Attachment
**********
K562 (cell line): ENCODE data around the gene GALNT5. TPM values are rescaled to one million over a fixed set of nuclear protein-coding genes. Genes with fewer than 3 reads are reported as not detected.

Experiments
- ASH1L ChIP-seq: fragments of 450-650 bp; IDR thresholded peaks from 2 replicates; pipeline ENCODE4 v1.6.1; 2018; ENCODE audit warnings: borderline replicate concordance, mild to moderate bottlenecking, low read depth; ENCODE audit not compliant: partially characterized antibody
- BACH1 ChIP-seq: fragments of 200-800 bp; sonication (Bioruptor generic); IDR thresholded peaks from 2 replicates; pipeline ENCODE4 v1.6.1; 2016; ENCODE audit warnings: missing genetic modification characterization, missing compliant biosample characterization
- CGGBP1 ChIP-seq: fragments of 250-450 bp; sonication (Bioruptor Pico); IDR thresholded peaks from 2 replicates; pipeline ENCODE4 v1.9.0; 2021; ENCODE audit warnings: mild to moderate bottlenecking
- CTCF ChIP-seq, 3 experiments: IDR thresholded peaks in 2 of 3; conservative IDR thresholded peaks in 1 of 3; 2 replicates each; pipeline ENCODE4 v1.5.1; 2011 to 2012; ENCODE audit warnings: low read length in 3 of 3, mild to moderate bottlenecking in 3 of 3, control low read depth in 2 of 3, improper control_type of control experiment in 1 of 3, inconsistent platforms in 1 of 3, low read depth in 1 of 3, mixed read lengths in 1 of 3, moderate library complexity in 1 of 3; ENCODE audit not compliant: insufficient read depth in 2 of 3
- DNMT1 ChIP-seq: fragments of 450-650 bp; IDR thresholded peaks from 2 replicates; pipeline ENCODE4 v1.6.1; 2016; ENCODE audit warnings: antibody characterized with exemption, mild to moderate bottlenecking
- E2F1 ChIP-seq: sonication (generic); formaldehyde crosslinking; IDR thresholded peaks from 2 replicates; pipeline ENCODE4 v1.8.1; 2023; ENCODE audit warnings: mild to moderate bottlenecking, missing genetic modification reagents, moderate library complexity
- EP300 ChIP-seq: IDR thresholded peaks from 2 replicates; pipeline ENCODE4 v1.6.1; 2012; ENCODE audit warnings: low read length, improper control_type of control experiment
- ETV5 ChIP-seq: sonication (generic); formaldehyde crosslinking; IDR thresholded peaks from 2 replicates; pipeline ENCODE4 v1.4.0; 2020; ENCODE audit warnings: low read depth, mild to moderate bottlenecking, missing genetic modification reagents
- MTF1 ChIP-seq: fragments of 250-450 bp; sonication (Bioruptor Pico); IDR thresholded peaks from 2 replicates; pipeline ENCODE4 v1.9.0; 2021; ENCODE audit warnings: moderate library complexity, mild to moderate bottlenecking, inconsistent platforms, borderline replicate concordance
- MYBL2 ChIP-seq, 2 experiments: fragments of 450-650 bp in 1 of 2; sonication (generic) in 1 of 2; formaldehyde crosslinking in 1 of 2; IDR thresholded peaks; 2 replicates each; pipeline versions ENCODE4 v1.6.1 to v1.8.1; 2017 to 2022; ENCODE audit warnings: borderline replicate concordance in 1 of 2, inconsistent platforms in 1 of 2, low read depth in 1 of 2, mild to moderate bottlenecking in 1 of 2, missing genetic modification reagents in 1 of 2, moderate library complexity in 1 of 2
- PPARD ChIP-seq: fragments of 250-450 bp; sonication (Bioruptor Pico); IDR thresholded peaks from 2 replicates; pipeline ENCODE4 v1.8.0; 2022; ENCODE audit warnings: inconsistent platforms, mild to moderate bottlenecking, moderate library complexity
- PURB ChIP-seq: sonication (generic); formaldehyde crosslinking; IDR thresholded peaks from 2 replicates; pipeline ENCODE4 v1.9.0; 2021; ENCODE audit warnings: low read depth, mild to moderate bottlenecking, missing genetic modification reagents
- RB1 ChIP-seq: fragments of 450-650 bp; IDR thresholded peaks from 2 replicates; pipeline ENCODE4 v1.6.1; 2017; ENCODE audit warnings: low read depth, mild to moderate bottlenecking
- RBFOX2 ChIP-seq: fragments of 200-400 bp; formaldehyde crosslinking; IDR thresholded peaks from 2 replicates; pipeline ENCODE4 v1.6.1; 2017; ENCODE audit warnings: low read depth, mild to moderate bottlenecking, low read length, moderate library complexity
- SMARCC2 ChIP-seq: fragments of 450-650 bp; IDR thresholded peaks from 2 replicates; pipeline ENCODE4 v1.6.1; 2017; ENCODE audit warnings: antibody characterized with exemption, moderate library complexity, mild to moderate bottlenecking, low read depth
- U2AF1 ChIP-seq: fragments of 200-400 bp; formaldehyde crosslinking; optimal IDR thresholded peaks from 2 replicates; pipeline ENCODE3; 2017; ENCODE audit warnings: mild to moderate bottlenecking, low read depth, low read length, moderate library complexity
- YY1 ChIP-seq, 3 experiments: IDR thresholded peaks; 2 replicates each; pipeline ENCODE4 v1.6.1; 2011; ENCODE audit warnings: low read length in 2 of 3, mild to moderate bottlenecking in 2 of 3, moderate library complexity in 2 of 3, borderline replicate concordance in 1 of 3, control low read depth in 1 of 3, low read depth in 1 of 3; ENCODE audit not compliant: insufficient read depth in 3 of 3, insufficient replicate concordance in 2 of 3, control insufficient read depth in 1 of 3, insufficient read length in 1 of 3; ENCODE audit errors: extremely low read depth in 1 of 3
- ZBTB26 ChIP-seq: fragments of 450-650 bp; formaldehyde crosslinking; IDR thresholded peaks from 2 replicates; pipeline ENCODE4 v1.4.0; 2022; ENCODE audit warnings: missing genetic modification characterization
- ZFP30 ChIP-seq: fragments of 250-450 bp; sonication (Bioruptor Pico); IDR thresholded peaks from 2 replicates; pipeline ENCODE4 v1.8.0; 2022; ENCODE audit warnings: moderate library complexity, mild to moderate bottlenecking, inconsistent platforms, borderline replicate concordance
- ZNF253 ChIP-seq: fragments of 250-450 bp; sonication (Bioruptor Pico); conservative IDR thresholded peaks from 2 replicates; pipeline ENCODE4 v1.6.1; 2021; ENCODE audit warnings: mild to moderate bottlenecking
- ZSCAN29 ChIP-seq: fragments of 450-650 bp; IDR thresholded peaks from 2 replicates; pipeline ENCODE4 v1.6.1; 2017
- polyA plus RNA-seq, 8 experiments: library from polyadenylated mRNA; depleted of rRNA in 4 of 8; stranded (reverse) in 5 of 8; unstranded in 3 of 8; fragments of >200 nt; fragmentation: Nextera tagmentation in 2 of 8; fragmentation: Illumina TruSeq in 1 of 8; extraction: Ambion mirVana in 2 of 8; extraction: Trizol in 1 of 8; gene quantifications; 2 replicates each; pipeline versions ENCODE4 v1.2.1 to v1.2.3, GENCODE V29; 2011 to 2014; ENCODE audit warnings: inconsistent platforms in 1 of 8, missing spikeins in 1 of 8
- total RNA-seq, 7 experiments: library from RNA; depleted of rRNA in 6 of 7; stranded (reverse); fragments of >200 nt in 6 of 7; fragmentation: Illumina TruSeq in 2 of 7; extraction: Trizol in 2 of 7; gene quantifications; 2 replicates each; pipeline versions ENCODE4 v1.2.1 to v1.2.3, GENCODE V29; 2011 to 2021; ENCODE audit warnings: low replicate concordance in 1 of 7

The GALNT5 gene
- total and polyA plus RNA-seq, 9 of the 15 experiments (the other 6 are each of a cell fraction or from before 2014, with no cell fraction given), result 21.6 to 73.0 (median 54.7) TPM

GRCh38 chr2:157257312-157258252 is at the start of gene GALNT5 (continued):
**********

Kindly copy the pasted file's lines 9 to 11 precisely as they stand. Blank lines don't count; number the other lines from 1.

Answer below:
- EP300 ChIP-seq: IDR thresholded peaks from 2 replicates; pipeline ENCODE4 v1.6.1; 2012; ENCODE audit warnings: low read length, improper control_type of control experiment
- ETV5 ChIP-seq: sonication (generic); formaldehyde crosslinking; IDR thresholded peaks from 2 replicates; pipeline ENCODE4 v1.4.0; 2020; ENCODE audit warnings: low read depth, mild to moderate bottlenecking, missing genetic modification reagents
- MTF1 ChIP-seq: fragments of 250-450 bp; sonication (Bioruptor Pico); IDR thresholded peaks from 2 replicates; pipeline ENCODE4 v1.9.0; 2021; ENCODE audit warnings: moderate library complexity, mild to moderate bottlenecking, inconsistent platforms, borderline replicate concordance